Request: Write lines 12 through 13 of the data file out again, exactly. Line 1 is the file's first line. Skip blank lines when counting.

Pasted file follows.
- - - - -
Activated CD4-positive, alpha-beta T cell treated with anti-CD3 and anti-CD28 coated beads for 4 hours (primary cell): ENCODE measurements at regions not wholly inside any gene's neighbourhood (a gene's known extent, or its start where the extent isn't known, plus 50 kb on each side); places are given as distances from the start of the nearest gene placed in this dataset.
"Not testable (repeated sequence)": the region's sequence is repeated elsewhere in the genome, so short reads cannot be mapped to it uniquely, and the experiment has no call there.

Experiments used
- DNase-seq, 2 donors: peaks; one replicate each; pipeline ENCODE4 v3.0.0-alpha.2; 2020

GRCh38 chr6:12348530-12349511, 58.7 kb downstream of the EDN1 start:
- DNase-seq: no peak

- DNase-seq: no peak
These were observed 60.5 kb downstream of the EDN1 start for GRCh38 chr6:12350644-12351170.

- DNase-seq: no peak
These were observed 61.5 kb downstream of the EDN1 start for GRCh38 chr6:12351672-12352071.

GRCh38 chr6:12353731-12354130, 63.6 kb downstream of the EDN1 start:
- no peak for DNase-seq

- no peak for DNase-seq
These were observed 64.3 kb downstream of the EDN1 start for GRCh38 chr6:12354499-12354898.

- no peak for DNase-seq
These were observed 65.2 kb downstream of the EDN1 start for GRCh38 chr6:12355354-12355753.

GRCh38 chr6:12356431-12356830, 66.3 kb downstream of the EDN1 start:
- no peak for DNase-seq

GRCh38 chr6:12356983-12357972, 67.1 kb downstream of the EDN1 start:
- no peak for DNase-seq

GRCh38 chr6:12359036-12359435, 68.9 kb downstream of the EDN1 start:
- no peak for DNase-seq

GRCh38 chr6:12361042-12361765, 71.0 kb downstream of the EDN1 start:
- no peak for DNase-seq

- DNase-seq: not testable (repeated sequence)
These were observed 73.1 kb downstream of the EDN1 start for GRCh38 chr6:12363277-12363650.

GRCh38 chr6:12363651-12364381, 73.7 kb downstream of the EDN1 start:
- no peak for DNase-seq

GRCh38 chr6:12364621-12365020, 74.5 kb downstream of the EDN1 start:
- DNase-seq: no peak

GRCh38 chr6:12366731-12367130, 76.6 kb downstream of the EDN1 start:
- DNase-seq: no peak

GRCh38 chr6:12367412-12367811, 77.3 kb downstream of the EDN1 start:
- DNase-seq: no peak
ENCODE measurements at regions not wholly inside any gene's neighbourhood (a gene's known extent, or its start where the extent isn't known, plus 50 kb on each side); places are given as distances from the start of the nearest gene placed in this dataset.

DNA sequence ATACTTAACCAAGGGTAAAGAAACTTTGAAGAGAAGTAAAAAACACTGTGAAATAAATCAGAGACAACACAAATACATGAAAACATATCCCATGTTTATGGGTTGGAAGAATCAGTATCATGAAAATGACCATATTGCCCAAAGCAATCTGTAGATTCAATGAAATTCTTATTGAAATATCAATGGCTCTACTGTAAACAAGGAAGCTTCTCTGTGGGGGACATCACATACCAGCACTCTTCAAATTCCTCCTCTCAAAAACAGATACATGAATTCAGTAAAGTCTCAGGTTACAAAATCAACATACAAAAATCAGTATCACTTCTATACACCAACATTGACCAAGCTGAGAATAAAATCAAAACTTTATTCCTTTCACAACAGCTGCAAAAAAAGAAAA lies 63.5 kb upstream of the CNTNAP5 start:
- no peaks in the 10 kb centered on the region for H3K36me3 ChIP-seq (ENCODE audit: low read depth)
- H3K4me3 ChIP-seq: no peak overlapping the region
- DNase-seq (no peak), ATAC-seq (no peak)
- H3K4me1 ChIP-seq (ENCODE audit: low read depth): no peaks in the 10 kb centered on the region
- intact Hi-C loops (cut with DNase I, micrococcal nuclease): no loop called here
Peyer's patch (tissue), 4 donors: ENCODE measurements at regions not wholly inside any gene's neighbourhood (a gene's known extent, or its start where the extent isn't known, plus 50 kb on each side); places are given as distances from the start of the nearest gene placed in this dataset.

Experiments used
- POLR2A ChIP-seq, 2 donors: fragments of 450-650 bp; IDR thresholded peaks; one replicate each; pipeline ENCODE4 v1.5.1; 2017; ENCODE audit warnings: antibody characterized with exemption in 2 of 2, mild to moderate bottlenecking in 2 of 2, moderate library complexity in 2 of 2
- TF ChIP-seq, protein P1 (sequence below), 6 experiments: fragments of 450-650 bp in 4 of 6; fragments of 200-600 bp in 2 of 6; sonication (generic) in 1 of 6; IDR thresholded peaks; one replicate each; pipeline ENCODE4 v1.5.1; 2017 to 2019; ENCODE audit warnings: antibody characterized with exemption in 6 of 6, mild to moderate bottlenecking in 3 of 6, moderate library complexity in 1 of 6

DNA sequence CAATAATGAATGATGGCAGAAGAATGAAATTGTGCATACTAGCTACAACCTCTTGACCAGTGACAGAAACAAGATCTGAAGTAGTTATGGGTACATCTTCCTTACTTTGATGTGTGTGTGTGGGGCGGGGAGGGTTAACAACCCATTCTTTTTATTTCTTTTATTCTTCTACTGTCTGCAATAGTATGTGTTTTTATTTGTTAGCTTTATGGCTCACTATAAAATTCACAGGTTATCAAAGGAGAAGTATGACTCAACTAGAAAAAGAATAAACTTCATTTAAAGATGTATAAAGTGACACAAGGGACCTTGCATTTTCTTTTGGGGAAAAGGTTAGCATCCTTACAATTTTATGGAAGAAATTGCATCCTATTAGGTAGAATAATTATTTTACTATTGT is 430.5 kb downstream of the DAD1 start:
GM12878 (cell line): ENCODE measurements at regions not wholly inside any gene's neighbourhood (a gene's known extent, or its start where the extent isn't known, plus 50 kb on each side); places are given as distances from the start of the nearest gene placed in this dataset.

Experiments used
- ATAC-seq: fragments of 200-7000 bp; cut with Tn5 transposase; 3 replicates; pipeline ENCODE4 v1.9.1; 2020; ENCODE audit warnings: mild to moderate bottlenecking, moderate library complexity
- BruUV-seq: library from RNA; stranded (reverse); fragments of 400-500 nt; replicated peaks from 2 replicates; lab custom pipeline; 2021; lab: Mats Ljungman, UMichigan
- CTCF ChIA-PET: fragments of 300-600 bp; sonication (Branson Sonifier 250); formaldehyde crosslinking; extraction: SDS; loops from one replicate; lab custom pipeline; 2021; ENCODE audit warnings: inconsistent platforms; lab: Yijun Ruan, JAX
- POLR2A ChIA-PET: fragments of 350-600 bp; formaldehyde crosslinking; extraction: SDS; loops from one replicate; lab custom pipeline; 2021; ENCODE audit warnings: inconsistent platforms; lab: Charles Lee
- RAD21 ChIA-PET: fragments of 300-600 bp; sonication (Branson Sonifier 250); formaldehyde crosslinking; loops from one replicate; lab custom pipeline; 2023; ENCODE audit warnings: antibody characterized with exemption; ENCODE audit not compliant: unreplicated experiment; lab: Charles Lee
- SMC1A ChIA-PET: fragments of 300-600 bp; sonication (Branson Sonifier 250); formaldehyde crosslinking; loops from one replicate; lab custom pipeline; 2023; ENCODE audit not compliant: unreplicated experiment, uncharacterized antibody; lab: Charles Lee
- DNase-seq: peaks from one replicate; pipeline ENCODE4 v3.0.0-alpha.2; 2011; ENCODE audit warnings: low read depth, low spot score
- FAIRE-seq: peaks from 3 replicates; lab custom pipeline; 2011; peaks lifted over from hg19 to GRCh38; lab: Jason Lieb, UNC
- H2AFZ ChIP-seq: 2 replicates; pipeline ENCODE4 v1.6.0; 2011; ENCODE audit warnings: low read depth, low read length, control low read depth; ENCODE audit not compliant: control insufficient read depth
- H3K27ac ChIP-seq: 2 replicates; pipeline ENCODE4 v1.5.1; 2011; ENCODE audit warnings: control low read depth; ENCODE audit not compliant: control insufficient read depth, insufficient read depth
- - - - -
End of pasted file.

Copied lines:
- no peak for DNase-seq

- no peak for DNase-seq